by Tom Utescher
Whitehall, Pa. – Playing in the opening round of the PIAA Class AAA state tournament last Tuesday evening, the Mount St. Joseph Academy field hockey team became this year’s victim of the infamous District 1 “fifth-seed trap.”
By securing the fifth spot coming out of the district tourney in a “pigtail” game between the last two of the six teams to make it to the state tourney, the winner is always rewarded with a match against the District 11 champion, which for the past 24 years running has been Emmaus High School up alongside Allentown.
Emmaus has won 10 state championships and has held many number one rankings in national scholastic polls over the years, and last week the Green Hornets buzzed by the Mount Magic, 3-1. In the match on a neutral field at Whitehall High School (a few miles north of Allentown), the Mount fell behind 2-0 in a little over 13 minutes, but did not allow another goal until eight minutes remained in the game.
Five minutes after the Hornets’ second goal, MSJ senior Emilee Ehret (who will sign with Penn State) scored directly off of a penalty corner insertion for a 2-1 count at the interlude. The play was much closer between the teams throughout the second half.
“We may have started off a little scared, but I think after a few minutes that just went away, and we gave it our all,” remarked Magic senior co-captain Ann Burgoyne, a Norwood Fontbonne Academy graduate who has committed to play college hockey at Fairfield University. “In my first couple years we played [Emmaus] in the pre-season, and we thought we had a chance to beat them, but they’re always very good.”
The Mounties sheathed their sticks for the season with an overall record of 19-5, having finished second within their own Athletic Association of Catholic Academies. Emmaus moved on with a mark of 23-1. The Hornets had lost a 1-0 overtime game on the natural grass field at Liberty High School (Bethlehem) back in September, but later they rolled over Liberty, 4-0, to win their ninth straight Lehigh Valley Conference title.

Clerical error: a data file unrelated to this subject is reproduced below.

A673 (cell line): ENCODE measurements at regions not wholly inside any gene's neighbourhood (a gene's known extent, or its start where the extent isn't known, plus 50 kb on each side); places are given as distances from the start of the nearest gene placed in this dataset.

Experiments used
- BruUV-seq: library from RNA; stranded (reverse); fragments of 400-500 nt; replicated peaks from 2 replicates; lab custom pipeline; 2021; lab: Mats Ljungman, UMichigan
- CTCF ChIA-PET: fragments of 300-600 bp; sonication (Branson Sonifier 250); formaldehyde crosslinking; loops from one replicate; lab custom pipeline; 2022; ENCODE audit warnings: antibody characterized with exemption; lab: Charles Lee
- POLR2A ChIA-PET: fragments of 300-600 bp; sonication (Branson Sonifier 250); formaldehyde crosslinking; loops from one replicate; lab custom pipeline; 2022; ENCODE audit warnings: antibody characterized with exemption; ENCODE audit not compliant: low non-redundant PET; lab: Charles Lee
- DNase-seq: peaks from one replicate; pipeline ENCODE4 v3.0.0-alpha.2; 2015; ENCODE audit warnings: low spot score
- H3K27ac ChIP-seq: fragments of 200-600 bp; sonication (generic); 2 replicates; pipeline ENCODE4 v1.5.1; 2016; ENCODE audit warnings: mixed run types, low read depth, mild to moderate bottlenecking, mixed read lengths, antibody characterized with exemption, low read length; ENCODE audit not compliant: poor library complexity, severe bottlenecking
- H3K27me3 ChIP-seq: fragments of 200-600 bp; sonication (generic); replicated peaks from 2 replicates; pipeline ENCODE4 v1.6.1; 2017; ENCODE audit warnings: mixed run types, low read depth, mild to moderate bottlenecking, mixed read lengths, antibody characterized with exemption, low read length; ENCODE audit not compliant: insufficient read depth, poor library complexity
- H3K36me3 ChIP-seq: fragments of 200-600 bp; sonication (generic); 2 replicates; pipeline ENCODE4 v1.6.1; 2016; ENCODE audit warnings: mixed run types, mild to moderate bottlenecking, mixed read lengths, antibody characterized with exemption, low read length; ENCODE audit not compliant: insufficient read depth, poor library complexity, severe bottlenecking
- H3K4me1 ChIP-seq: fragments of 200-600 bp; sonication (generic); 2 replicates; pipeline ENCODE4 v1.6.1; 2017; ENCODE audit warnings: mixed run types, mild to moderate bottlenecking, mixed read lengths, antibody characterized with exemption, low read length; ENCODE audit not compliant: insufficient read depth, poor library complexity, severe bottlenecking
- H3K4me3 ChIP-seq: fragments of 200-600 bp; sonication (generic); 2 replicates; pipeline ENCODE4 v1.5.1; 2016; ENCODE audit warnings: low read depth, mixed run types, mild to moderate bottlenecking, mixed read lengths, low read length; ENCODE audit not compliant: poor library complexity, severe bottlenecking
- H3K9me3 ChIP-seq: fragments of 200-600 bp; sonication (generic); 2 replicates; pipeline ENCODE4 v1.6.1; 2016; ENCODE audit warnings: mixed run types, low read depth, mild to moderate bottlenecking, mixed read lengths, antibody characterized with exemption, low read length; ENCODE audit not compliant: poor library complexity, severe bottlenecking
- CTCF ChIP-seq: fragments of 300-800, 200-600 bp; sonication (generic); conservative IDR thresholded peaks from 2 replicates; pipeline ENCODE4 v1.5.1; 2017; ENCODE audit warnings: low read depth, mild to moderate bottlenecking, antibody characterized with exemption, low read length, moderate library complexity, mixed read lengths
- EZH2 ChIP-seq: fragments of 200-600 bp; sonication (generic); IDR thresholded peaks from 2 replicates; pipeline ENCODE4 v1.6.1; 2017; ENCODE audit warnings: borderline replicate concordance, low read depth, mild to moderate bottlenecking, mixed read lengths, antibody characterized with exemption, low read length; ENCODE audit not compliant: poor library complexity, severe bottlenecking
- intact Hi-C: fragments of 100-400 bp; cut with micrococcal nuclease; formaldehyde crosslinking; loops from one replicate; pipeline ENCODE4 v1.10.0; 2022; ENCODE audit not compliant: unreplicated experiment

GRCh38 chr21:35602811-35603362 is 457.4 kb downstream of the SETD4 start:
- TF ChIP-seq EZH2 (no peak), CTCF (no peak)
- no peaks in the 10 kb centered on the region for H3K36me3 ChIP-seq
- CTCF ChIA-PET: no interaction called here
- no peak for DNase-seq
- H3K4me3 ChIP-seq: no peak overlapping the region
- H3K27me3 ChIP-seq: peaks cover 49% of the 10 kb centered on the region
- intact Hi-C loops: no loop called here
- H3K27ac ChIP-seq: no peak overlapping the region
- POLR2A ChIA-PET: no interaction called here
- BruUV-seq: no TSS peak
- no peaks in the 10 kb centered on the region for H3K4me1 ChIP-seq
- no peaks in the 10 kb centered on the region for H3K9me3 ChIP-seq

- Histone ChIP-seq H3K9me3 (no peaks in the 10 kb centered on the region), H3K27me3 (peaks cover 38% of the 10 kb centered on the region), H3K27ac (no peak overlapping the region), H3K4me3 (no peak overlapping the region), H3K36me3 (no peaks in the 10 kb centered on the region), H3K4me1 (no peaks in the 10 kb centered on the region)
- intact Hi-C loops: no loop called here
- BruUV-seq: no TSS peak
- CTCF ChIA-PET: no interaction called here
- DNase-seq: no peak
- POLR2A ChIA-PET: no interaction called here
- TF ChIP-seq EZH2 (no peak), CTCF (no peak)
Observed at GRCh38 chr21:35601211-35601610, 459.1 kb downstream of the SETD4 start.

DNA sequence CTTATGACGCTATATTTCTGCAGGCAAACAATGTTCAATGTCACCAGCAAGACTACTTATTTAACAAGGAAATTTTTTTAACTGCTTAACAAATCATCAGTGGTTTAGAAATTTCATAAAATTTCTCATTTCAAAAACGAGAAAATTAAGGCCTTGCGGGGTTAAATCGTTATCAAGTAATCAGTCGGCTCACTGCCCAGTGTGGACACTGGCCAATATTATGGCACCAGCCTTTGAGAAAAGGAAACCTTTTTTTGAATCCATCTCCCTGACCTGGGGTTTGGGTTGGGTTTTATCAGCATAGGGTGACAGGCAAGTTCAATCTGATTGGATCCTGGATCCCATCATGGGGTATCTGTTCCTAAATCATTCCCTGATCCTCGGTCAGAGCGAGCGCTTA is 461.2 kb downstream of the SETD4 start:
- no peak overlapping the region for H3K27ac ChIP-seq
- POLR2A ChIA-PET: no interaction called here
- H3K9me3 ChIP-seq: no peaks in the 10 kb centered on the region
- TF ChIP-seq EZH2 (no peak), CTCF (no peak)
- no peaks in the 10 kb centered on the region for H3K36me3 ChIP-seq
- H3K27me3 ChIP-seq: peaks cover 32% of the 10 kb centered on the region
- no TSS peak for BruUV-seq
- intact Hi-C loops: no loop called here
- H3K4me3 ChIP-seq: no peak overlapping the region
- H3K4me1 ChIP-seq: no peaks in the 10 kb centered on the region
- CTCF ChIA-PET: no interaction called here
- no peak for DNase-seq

In its early exit from the state tourney, Mount St. Joe had plenty of company right within District 1, as five of the six teams lost in the opening round. The lone survivor, fourth-seeded Wissahickon High School, knocked off another Philly area school, District 12 champ Cardinal O’Hara, but then lost 3-0 in the second round to Lower Dauphin, the fourth seed out of District 3.
Whatever nervousness the Mounties felt last Tuesday evening was probably compounded by what turned out to be quite a long wait to take the field. Scheduled before their game at Whitehall was a Class AA contest between Wyoming Seminary and Southern Lehigh. On hand to scout this affair were the coaches from the Mount’s traditional rival Villa Maria Academy, which won the Catholic Academies title this year.
The opening game of the twin bill was tied at the end of regulation play, and the deadlock could not be broken during two 15-minute overtime periods and two best-of-five penalty stroke sessions. Finally, Wyoming Seminary prevailed in the sudden-victory stroke round.
The Class triple-A game would get underway almost 45 minutes late, and conditions were downright cold. By halftime of the second contest, dew had crystalized to form a frosty coating on the scorers’ table and on the equipment bags of the players.
From the Hornets’ reputation, and from going over a video of the District 11 championship game, second-year Mount coach Christina Post knew Emmaus was very dangerous on corner plays, and that’s exactly how the Hornets got on the board first with 3:37 elapsed. Off an assist from Old Dominion recruit Sarah Kazmierski, sophomore sensation Teresa Carotenuto put away the first of her two goals on the night.
“They’re very disciplined in their shape,” Coach Post observed. “They always have someone on each post and someone at the stroke [line]. They’re there with their sticks low and they’re ready for a rebound. You given them a rebound and it’s coming right back down your throat.”